1. To be completely honest, I am a bit confused by UV. I could care less about any movies in UV format. I want them in my iTunes library... Otherwise the movies are worthless to me. UV has no connection to adding movies to iTunes, does it? If not, then how does this model apply to Logos? 
  2. To be clear again: however UV works, it has the blessing of the copyright holders. They aren't illegally selling discounted movies, nor are they giving them away from the "goodness of their hearts." They are trying to make money and the believe they have a model to do so. 
  3. one last thing: UV might be an organization tied to the movie houses (I have no idea if they are). If this is true, it further distances this "model" from anything related to Logos. [Hulu is a similar company, which is owned by some networks... I can't watch 'Hulu' shows on netflix, which has a much nicer interface on my device]

FWIW- I am very glad for "iTunes Match." I pay $25 a year for cloud access to music I did not purchase from iTunes. All things equal, I buy from iTunes. When Amazon does a loss leader on an album for $2-5, I buy it there and access it in iTunes. It's great. Smile I would love to buy a $1.99 kindle deal and get the Logos copy free (Or at a significant discount,), but I don't see anything to point me to this ever being a real possibility. 

In a nutshell, what I am referring to as "the UV Model" is a just a more advanced way to manage the digital media assets a consumer owns, whether they be books, movies, music or video games.

What this model does it to essentially "unbundle" the digital rights to content from the digital rights of delivery platforms.

Why is this necessary? Primarily because the digital content we own is tied to individual content delivery platforms, yet the content delivery platforms we prefer have changed and continue to change so quickly. Thus if consumers want to maintain the value of the digital content they own, they are forced to make a very long-term bet on which content delivery platforms will be the best in the long-run. However, none of us really have much certainty as to which will be the best in the long-run, and for all we know, the best ones in the long-run may not even exist yet!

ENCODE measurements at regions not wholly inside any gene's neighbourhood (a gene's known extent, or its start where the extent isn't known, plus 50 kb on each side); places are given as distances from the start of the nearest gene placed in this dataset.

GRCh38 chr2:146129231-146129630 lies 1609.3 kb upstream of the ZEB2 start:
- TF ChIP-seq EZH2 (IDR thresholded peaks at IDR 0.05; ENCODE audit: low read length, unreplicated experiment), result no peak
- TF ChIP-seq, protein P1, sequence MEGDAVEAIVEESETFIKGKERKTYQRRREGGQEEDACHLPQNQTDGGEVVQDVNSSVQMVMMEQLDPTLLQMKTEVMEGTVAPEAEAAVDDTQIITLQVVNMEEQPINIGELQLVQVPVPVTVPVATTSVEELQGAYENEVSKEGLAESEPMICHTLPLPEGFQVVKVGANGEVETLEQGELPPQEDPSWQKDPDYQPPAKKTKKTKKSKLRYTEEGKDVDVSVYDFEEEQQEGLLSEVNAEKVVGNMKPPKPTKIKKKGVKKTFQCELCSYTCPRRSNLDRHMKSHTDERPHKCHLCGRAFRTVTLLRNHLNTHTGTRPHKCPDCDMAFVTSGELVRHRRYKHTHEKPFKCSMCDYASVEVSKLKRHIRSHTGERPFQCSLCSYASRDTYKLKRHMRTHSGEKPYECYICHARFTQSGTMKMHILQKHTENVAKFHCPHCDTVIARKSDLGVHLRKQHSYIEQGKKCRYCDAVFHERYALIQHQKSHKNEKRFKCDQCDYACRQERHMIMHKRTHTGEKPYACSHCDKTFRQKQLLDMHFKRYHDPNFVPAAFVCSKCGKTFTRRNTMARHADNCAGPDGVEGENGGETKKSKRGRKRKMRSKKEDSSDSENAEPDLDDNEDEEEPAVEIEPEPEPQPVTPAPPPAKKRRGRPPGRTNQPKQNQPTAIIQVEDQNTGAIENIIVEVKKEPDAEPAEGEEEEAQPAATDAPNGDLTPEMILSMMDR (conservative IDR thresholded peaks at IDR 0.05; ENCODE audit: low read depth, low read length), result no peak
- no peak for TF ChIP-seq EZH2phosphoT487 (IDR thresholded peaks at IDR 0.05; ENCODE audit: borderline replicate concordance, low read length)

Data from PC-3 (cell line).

For example, let's look at digital books. At the moment, there are a handful of mainstream ways we can buy digital books. There's Amazon (Kindle), Apple (iBooks), Barnes & Noble (Nook), Google (Play), and maybe Adobe Digital Editions from the publisher (I'm sure there's others too, but let's go with these). If I want to keep the long-term value of my digital book library intact, then before buying any digital books I have to make a long-term bet on which platform(s) will succeed and thrive over time, because the digital books I buy are tied to whichever of the platforms I buy them on.

At the moment, Amazon looks like a good long-term bet, but there's no guarantee they'll stay in the lead. Google and Apple are strong companies overall, but both are a bit weaker in this specific space (and Google has a history of bailing out of businesses that aren't thriving). Barnes and Noble's Nook looks somewhat weak, but they could end up getting acquired by a larger player (I believe Microsoft already has an investment in them). And though Adobe Digital Editions doesn't have too much, some of the more academic publishers I like only make their content available through this platform. And who know's what new players will get into the space in the future to give the legacy players a run for their money?